FRANKFORT — The long, sometimes acrimonious fight over drawing new state legislative district maps in Kentucky may be about to end.
Attorneys for two sets of plaintiffs who had sued the legislature in federal court demanding the General Assembly pass constitutionally acceptable indicated Wednesday they will not file objections to the maps passed in last week’s special session.
“After having reviewed the recently enacted maps and consulting with our clients, we do not anticipate submitting formal objections to the court about the newly drawn districts,” said William Sharp, ACLU attorney.
An earlier email from Sharp to other attorneys, including those representing the northern Kentucky plaintiffs, indicated the decision was made following consultation among both sets of plaintiffs and their attorneys.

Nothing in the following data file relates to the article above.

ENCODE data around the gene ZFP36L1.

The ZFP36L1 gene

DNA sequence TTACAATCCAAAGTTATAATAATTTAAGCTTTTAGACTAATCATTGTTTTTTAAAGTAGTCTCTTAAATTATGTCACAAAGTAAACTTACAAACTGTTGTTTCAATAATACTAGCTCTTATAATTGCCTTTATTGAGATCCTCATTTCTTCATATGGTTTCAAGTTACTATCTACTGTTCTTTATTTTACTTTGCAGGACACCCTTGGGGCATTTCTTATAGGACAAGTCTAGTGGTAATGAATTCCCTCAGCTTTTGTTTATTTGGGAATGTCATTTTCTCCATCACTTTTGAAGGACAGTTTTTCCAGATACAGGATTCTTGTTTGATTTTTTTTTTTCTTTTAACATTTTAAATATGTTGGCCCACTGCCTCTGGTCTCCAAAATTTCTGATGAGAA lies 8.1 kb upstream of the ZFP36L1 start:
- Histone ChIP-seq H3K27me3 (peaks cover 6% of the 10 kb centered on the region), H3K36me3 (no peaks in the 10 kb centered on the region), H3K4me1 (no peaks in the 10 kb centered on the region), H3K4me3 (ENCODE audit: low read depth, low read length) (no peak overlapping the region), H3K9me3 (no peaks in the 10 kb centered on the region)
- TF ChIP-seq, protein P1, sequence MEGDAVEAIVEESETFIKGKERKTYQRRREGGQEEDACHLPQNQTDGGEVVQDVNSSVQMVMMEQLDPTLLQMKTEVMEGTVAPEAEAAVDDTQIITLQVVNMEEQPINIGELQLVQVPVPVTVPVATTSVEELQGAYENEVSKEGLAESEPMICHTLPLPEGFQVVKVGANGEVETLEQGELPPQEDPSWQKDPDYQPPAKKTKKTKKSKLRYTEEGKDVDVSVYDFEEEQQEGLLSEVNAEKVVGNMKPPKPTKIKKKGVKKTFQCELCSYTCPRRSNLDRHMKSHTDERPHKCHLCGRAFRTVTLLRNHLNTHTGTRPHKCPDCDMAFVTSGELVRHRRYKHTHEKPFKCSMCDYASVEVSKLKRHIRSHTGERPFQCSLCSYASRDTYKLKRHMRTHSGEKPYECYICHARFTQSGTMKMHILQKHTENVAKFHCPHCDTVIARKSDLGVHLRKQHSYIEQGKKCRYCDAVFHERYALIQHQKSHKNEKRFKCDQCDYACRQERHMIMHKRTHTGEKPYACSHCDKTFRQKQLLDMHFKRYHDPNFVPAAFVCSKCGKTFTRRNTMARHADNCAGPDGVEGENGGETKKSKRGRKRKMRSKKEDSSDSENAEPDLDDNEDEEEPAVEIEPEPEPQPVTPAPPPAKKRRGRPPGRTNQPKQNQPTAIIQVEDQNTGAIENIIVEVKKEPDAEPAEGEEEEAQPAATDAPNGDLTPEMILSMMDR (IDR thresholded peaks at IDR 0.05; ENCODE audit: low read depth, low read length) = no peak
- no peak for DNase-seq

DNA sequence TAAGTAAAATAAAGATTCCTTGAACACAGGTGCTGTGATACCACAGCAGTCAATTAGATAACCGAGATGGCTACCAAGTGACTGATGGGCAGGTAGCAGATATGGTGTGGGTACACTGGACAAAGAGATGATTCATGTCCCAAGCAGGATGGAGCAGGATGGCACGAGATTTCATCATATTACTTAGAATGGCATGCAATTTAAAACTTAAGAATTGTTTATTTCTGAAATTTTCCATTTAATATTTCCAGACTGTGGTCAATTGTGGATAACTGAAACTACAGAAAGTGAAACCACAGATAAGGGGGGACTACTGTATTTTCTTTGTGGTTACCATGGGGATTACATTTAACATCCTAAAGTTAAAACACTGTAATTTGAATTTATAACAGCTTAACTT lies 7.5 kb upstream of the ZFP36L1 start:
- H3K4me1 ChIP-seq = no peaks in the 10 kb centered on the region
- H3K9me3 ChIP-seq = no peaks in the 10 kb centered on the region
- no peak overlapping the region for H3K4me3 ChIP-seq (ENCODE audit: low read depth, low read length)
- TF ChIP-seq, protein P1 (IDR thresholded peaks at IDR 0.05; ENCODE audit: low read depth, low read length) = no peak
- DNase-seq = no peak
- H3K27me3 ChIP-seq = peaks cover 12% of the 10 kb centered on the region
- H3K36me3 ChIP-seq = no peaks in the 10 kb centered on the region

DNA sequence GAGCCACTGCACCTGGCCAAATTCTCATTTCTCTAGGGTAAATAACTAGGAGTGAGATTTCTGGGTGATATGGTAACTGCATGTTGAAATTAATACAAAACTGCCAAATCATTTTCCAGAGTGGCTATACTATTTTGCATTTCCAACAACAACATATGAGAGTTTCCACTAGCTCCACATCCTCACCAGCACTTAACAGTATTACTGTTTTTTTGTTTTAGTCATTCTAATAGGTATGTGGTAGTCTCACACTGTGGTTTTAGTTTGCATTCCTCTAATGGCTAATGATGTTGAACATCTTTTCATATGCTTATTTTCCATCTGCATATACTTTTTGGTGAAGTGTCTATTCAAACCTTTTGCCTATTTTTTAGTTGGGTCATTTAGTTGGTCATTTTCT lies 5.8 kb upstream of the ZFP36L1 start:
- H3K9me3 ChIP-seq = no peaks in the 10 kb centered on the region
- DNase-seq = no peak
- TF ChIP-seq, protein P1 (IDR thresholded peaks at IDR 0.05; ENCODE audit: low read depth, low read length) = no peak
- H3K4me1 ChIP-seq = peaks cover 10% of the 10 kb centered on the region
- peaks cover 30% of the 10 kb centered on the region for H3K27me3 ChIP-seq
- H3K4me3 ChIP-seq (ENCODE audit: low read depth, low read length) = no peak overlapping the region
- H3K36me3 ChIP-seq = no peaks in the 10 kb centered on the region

But they also said they wouldn’t seek to dismiss the suit because “other individuals/groups may yet attempt to intervene in this litigation . . .” according to Sharp’s earlier email.
Sharp also said it is unfortunate it took “two adverse court decisions” to persuade lawmakers to pass constitutionally acceptable maps.
Pierce Whites, general counsel for Democratic House Speaker Greg Stumbo, said a motion to dismiss the suits “will be filed soon.”
“We know of no legitimate argument against the (latest) maps,” Whites said. “All of the legal issues raised by plaintiffs have been resolved. There is nothing more for the court to rule on.”
Senate President Robert Stivers, R-Manchester, issued a statement through his spokeswoman: “It is our hope that the plaintiffs will recognize that the Senate map was developed and passed on sound legal theory and with total impartiality and from that point, we hope that they do not continue to pursue this action.”
Chris Wiest, one of the attorneys for the northern Kentucky plaintiffs, wouldn’t concede the latest maps are entirely acceptable but “we’re willing to live with them begrudgingly.”